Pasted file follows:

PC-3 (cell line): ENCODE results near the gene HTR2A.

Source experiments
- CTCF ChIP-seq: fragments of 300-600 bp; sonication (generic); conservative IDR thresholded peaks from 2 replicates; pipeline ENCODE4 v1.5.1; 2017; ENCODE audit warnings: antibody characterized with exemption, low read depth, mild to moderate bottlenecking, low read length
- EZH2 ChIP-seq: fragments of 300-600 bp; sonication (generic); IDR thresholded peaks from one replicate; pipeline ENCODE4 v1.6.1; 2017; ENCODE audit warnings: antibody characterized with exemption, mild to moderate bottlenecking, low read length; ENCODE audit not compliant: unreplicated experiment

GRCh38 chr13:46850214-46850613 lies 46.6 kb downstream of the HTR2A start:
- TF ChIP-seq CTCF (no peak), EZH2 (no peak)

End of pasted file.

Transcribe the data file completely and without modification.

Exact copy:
PC-3 (cell line): ENCODE results near the gene HTR2A.

Source experiments
- CTCF ChIP-seq: fragments of 300-600 bp; sonication (generic); conservative IDR thresholded peaks from 2 replicates; pipeline ENCODE4 v1.5.1; 2017; ENCODE audit warnings: antibody characterized with exemption, low read depth, mild to moderate bottlenecking, low read length
- EZH2 ChIP-seq: fragments of 300-600 bp; sonication (generic); IDR thresholded peaks from one replicate; pipeline ENCODE4 v1.6.1; 2017; ENCODE audit warnings: antibody characterized with exemption, mild to moderate bottlenecking, low read length; ENCODE audit not compliant: unreplicated experiment

GRCh38 chr13:46850214-46850613 lies 46.6 kb downstream of the HTR2A start:
- TF ChIP-seq CTCF (no peak), EZH2 (no peak)